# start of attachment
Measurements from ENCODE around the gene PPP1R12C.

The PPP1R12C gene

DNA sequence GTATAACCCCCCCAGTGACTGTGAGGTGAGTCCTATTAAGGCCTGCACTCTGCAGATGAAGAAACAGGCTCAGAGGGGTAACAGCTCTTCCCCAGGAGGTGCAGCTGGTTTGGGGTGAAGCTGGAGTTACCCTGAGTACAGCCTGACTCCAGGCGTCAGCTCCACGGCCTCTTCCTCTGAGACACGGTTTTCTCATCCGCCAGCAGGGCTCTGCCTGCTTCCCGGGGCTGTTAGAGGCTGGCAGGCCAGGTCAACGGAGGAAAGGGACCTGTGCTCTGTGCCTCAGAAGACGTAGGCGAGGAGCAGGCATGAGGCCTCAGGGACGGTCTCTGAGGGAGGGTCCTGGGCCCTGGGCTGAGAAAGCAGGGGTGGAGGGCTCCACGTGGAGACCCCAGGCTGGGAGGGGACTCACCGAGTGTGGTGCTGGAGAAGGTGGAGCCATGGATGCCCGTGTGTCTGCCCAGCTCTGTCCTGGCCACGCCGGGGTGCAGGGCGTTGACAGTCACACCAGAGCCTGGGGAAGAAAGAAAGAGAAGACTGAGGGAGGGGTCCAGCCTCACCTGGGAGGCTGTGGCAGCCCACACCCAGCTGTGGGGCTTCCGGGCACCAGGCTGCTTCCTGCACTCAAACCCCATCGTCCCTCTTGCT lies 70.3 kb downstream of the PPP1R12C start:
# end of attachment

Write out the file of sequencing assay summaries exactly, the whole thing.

Measurements from ENCODE around the gene PPP1R12C.

The PPP1R12C gene

DNA sequence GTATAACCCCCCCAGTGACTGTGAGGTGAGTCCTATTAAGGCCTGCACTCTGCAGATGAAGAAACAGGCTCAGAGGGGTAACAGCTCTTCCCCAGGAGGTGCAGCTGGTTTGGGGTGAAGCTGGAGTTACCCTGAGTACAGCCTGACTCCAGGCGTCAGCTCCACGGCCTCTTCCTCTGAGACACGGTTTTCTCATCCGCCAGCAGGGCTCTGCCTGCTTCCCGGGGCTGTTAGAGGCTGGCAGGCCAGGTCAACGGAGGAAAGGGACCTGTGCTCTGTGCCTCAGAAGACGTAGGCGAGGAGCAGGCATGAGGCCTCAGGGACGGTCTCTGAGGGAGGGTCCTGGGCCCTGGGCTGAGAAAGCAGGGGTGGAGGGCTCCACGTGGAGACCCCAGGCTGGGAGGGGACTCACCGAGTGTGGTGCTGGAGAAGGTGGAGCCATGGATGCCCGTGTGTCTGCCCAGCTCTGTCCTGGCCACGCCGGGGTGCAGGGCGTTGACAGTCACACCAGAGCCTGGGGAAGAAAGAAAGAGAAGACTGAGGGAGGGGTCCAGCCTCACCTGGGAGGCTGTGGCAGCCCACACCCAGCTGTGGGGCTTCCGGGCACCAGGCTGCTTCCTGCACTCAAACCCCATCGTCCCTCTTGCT lies 70.3 kb downstream of the PPP1R12C start: